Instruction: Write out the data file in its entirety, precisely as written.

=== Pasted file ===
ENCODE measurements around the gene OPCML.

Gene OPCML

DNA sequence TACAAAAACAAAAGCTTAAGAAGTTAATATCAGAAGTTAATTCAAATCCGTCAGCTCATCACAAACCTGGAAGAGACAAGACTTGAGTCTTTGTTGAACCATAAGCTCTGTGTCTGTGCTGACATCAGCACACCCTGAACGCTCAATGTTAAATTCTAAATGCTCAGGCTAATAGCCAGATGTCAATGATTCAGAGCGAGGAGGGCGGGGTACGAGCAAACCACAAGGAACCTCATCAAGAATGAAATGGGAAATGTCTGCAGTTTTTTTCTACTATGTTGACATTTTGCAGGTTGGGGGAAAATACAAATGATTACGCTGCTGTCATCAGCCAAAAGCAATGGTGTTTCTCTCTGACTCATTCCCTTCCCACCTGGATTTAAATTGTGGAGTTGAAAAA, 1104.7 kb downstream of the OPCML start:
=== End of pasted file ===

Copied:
ENCODE measurements around the gene OPCML.

Gene OPCML

DNA sequence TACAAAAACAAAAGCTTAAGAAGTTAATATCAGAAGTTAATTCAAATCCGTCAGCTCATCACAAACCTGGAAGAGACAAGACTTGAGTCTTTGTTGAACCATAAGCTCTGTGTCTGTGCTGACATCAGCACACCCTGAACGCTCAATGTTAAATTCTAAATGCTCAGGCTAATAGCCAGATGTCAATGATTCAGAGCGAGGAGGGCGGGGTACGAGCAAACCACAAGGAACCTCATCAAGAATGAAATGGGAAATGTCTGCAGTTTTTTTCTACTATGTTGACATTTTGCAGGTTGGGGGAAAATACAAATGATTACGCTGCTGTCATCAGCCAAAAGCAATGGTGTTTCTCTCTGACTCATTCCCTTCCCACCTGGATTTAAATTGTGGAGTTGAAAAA, 1104.7 kb downstream of the OPCML start: